Shoot gives a double page spread on crowd safety, this poll coming just four years after Hillsbrough.

26% of people disagreed with all seater stadiums
21% of people had stopped standing since Hillsbrough
94% of people felt safer supporting their team
51% of people felt safer attending football matches than before Hillsbrough

Ryan Giggs, having just scored his first international goal, against Belgium, gets a full-page poster to commemorate this.

There is a competition to win a complete Panini Serie A stickerbook, and a Lotto football.

In Scottish football news, Raith Rovers manager Jimmy Nicholl is attracting interest from teams looking to replace long serving managers ….. Dundee United and Northern Ireland.

He has yet to manage either.

THE BIG IF, BOTANIC GARDENS – 15.6.2013

I braved the rain on Saturday to head to Botanic Gardens for The Big IF, organised by a number of organisations to put pressure on the G8 to act on Hunger.

I wasn’t sure what the event was going to be like, but it was free and not far from home, so I took a chance. The line up details were sketchy, but when it was announced on Saturday that Two Door Cinema Club would be appearing, that confirmed my attendance.

I entered the venue via the entrance at Queen’s PEC, and I was a bit surprised that I couldn’t see any stalls relating to the groups that make up The Big IF.

The event was a very simple set-up, one stage and a very tight running order. It was so tight, there was no “dead air”. When one act finished, the next act was getting ready to come on to the stage.

The event started at 1pm, and I managed to get there just after 3pm. I was a bit surprised that I managed to get into the 3rd row, right up at the front of the stage.

No doubt the weather will have put a lot of people off attending, especially with the tickets being free, but it was still an enjoyable enough afternoon, though there were some technical hitches both with sound, and with some of the films on the big screen.

The line up was mostly Northern Ireland based, bar the exception of Jim Broadbent reciting poetry. On the bill was Jordan O’Keefe from Britain’s Got Talent, Beyond Skin (a multi national arts/music group based in Belfast), Belfast Communuity Gospel Choir, Prodijig, Duke Special with Genral Fiasco, and Two Door Cinema Club.

I’m not sure how late to the event Two Door Cinema Club were booked, but I was surprised their name wasn’t used to try and promote it more.

Even more surprising, was the fact that they weren’t headlining. I can only assume they had a short window in which to perform, and were needed to be elsewhere.

Two Door Cinema Club’s set began in comical fashion. Fellow Bangorian Zoe Salmon, who was compering the event, hadn’t got round to saying they were up next, when a curtain accidentally moved over slightly, enough to reveal Alex Trimble, who politely waved at a crowd, who were a mixture of cheering and laughing.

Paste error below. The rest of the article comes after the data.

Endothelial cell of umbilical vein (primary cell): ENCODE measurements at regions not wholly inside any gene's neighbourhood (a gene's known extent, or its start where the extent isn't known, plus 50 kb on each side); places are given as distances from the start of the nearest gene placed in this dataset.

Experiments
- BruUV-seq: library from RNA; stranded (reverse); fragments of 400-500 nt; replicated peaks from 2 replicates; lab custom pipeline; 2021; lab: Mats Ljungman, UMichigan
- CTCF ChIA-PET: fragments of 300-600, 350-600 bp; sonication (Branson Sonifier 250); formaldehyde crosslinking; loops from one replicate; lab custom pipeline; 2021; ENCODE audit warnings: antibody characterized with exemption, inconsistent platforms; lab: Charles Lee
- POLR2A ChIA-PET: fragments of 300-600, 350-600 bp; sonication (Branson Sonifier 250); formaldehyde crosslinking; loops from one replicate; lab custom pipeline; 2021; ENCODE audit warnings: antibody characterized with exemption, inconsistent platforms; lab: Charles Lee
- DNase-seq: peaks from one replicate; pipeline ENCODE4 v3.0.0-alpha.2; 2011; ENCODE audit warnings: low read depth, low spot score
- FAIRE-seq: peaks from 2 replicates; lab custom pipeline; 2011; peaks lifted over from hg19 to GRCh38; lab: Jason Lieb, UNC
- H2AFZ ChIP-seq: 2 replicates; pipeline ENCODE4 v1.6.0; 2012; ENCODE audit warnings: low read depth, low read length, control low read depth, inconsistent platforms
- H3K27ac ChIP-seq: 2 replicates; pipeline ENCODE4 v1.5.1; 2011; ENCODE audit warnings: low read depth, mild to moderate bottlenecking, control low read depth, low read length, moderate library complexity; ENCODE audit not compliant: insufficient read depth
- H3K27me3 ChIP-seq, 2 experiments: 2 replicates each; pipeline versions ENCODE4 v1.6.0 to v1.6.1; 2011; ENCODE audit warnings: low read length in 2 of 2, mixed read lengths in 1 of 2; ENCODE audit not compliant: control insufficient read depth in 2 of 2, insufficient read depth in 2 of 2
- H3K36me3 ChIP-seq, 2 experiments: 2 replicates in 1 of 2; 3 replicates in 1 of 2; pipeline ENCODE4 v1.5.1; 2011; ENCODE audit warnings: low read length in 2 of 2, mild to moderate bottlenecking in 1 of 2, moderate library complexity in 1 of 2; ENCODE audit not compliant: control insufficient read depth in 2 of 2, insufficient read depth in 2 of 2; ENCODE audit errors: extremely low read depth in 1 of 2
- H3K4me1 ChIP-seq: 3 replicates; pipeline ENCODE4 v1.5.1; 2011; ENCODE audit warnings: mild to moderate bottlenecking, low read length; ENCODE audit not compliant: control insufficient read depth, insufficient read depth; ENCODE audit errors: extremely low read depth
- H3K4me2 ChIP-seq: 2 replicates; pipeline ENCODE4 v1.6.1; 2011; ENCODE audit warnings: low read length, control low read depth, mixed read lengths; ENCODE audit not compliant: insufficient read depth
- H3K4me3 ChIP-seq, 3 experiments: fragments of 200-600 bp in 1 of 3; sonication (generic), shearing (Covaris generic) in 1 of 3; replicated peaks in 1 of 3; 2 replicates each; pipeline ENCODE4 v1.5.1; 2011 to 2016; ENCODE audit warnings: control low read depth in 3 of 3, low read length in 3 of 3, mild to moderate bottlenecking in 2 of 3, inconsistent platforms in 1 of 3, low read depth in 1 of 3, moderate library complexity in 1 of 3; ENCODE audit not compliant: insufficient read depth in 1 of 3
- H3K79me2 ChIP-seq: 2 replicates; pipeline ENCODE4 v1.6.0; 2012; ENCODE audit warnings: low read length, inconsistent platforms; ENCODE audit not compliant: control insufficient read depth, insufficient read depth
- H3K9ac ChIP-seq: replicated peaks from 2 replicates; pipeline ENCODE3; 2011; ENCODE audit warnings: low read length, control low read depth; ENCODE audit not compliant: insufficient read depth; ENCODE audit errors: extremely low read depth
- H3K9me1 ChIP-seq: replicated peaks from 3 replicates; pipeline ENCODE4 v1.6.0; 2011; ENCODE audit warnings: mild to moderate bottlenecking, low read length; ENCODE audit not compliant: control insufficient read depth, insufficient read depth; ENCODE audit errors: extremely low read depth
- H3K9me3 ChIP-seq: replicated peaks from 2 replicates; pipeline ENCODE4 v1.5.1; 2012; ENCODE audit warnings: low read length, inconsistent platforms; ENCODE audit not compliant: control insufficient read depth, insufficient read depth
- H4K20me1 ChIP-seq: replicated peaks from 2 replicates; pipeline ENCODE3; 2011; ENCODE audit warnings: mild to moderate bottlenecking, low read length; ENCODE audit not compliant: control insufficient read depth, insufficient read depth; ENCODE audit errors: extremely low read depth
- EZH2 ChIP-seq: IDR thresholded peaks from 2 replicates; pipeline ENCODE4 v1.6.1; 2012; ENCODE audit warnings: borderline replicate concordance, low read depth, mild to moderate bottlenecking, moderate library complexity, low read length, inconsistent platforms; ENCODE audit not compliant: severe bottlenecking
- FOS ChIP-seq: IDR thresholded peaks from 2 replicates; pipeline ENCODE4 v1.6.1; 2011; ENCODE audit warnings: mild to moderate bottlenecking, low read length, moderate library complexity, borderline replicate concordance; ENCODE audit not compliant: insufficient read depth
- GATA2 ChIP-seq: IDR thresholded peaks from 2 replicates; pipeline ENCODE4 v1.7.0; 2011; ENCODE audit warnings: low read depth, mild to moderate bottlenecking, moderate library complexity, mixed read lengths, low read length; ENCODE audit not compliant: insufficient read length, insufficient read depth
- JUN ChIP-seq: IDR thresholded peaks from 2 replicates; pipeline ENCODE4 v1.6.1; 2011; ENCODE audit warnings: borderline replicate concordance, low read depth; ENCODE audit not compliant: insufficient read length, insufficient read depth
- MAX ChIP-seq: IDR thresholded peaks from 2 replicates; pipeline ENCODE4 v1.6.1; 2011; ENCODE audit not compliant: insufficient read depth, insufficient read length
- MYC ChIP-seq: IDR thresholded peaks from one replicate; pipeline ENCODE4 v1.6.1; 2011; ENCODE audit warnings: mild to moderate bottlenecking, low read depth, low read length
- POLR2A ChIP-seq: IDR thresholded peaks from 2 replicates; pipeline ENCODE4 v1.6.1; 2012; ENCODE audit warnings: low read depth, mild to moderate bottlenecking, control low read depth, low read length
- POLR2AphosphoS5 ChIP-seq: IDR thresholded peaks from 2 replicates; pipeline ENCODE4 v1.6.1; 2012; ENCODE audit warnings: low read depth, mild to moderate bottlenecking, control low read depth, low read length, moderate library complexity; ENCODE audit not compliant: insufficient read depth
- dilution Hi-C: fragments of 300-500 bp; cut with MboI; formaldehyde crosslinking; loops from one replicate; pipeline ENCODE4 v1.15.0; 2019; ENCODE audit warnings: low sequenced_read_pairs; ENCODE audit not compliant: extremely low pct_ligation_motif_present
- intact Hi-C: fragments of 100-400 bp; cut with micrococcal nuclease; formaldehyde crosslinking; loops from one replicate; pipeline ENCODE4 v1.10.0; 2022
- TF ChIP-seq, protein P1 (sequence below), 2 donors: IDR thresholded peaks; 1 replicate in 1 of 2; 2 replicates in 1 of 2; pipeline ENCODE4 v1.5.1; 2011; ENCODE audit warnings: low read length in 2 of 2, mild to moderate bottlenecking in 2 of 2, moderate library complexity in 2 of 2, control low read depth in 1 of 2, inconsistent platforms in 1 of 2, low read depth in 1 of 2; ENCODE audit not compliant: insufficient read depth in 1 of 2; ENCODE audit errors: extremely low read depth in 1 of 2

Their set was enjoyable, though short, doing acoustic versions of their biggest hits.

The honour of headlining, went to Flash Harry. Well, if they were going to get someone involved in politics (Harry Hamilton was an Alliance candidate in 2011, having been a UUP candidate in 2010) and does a bit of singing, it’s better him than William McCrea.

I didn’t hang around once Two Door Cinema Club had finished, and a lot of people did the same. It was, however, still an enjoyable day despite the weather and technical hitches.

Meanwhile, out and about in Belfast, there are people using the G8 for thier own artistic agendas. Graffiti in Botanic, the most Belfasty political graffiti ever, simply says “GREED IS SHITE“, with € replacing the Es, while outside Belfast City Hall, headstones and flowers were placed, to raise awareness of deaths in Syria.

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ERIC CLAPTON AND THE G8

Let’s face it, Eric Clapton and the G8 are not two things you would put together in a sentence, but what links them, is that they have been mentioned in wallspace across Belfast recently.

In East Belfast, someone has simply spraypainted “CLAPTON IS GOD”, a tribute to famous graffiti that appeared in London in 1967.

I don’t know who did it, but Eric Clapton did a concert in Belfast recently. Just saying.

With the G8 in town, i’ve only seen one piece of Street Art relating to it, in the alleyway around the back of The Fly, which simply says “Hate The G8”.

Meanwhile, I took the opportunity to check out some of the work at the back of Lavery’s. The last time I was there, I managed to get a piece paying tribute to Hunter S Thompson.

That is now gone, but there is a lot of excellent artwork worth checking out, outside the beer garden.

A word of warning though if you are checking it out, there are car parking spaces, so you may have cars blocking your view, the eternal enemy of a Street Art photographer.